Bible Passage: Galatians 5:22-23
Preacher: Ste Greenow
Series: Helping Our Community
As we continue our series looking at how we can grow in helping our community by allowing the Holy Spirit to grow the fruit of the Spirit in us:
But when the Holy Spirit controls our lives, he will produce this kind of fruit in us: love, joy, peace, patience, kindness, goodness, faithfulness, gentleness, and self-control…
We come to the next fruit of the Spirit: Patience.
I am an impatient person. I have learnt that often the reason for my impatience is that I am a product of an instant culture; our culture that says we need next day, even same day delivery! Our culture that puts so much emphasis on achievement and progress. Then there’s the unlimited ways we can overcome our hangry times with speedy food delivery services. And of course, not forgetting the way that relationships and parenting can test our patience.
Impatience seems to go close in hand with ‘instant and hurry’. Instant and hurry puts the emphasis on ‘now’. It can often lead to frustration; we can become dismissive and passive. They lead us to cut corners and make irrational choices.
Patience on the other hand, ties nicely with ‘slow and steady’. Slow and steady prepares us for the long run, it grows in us endurance and keeps the pace of life sustainable. It’s often the case that patient people are happier people. You are more present in relationships, and you’re ok with the unknown and uncertainty that so often surrounds us in life.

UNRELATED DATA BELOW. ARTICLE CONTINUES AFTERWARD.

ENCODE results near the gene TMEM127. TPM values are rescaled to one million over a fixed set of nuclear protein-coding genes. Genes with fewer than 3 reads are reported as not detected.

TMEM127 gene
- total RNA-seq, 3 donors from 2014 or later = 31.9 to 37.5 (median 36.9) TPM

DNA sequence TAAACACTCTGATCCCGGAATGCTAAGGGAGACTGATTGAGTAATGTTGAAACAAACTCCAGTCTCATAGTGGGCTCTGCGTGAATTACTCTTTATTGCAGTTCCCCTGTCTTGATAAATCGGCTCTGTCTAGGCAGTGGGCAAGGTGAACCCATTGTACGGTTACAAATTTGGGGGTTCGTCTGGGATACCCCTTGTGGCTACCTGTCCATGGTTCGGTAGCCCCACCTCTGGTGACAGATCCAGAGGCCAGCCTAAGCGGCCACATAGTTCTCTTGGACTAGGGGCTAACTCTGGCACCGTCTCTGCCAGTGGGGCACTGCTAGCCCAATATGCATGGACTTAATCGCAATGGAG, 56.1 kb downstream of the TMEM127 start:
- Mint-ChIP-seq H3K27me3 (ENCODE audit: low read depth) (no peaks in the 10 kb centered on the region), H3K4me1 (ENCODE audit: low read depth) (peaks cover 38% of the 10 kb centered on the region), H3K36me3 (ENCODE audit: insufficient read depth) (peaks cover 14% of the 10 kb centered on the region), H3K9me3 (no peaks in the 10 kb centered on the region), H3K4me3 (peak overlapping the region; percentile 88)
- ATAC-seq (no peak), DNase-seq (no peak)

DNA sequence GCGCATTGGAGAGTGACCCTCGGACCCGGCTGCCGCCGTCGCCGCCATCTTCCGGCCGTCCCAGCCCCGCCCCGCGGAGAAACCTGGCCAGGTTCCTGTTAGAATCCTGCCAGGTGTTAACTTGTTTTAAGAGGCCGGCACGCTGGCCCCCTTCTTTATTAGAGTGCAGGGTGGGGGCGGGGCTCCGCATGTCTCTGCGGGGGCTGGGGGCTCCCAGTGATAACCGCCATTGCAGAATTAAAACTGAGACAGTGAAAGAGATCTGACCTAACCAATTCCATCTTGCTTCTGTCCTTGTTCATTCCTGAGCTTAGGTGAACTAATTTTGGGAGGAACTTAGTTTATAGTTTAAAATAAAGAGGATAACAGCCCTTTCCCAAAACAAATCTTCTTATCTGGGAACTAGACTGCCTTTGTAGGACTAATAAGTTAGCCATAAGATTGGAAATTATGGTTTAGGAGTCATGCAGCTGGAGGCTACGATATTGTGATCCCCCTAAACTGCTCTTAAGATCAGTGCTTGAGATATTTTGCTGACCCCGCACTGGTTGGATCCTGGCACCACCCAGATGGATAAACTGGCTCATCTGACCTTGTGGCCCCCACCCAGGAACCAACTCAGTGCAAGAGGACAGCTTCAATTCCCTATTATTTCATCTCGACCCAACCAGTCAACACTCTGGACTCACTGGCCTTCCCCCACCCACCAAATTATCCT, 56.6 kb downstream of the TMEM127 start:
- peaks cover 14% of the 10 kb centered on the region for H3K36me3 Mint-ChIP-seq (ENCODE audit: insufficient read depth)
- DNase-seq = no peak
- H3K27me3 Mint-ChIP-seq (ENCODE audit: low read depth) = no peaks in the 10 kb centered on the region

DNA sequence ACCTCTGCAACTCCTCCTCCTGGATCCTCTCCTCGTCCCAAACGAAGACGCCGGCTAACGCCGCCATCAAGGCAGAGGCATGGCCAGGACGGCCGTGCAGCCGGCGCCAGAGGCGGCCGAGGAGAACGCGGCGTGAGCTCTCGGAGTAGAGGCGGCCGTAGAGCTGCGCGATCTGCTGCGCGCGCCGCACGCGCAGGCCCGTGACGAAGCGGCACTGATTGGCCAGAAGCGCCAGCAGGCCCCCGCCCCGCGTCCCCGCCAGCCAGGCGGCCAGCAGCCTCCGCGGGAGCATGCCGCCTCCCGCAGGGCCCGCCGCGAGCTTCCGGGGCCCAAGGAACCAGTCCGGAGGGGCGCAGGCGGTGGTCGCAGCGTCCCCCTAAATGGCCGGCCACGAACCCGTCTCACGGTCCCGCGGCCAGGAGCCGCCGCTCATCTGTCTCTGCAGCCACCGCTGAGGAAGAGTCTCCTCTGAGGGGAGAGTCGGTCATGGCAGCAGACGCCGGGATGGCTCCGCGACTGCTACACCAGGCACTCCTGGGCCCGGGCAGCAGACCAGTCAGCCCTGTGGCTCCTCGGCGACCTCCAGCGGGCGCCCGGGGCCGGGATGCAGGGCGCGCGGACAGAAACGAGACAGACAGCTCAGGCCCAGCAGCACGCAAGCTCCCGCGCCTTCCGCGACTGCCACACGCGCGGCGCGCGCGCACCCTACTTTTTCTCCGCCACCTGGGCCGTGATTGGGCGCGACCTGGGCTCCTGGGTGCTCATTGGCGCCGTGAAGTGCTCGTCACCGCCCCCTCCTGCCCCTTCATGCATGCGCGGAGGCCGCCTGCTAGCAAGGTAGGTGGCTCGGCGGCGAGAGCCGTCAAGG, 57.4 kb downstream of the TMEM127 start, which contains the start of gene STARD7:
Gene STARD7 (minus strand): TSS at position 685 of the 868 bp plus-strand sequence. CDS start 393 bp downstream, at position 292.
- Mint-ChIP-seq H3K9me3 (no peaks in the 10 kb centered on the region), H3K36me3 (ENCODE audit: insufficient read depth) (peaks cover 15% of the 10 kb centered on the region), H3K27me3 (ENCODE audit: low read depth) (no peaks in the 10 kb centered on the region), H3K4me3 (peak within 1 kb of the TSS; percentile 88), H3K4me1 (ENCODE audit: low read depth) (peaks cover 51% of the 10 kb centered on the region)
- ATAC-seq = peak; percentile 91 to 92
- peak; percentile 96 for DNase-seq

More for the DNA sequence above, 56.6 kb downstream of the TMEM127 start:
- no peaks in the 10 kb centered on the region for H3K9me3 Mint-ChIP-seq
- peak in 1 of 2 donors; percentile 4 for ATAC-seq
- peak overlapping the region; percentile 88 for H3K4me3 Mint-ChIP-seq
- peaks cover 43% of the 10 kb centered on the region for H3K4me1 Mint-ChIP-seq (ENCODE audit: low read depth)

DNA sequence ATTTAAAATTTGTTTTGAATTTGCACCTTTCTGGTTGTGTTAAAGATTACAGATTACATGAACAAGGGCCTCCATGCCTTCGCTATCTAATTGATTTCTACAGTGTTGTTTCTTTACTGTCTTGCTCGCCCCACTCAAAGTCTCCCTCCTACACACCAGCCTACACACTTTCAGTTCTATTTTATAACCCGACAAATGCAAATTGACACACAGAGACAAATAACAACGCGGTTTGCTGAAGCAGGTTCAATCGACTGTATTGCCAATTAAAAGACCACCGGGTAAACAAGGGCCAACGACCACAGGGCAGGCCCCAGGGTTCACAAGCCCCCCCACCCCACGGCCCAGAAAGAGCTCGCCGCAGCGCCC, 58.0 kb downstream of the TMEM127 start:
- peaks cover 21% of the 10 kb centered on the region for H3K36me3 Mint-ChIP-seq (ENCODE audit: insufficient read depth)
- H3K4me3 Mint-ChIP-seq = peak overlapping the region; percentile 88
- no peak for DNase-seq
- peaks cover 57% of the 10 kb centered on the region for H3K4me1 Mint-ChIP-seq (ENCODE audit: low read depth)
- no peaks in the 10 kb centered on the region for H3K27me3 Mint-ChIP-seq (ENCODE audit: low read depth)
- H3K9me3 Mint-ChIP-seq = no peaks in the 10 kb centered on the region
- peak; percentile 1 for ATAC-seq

There’s a story in the Old Testament, way back in Genesis, which reminds us that ‘impatience’ isn’t just a result of our ‘instant and hurry’ culture, it’s something that has been around since the beginning of time. In the story of Jacob and Esau (Genesis 25:27-34), we see how Esau, like me, had brought into the lie that instant and hurry is better than slow and steady. He was hangry, and his impatience got the better of him. He exchanged his birthright for a bowl of stew.
We all need to flip the problem upside down, because it’s slow and steady that wins the race.
If only Esau had paused, and taken a moment to reflect on what he was giving up. If only he had taken time our in his day to keep himself energised with food, he wouldn’t have been so hurried into giving up his birthright.
Ultimately, it’s the Holy Spirit that grows patience within us. He does that by pointing us to Jesus’ example, so that we can become more like Jesus. Jesus is patient in his love for us, He is patient with our unbelief and lack of faith.
Imagine what it would look like then for us all to grow in our patience. We would have more grace for living with each other’s faults. We would have more time for meaningful community. We would be more present with one another. And for many of us, our overall quality of life would benefit from the lack of hurry which is often played out in us with anxiety and stress.
Growing in patience and slowing things down in life will help us prioritise what really matters in our community. That’s how we help our community by growing in patience.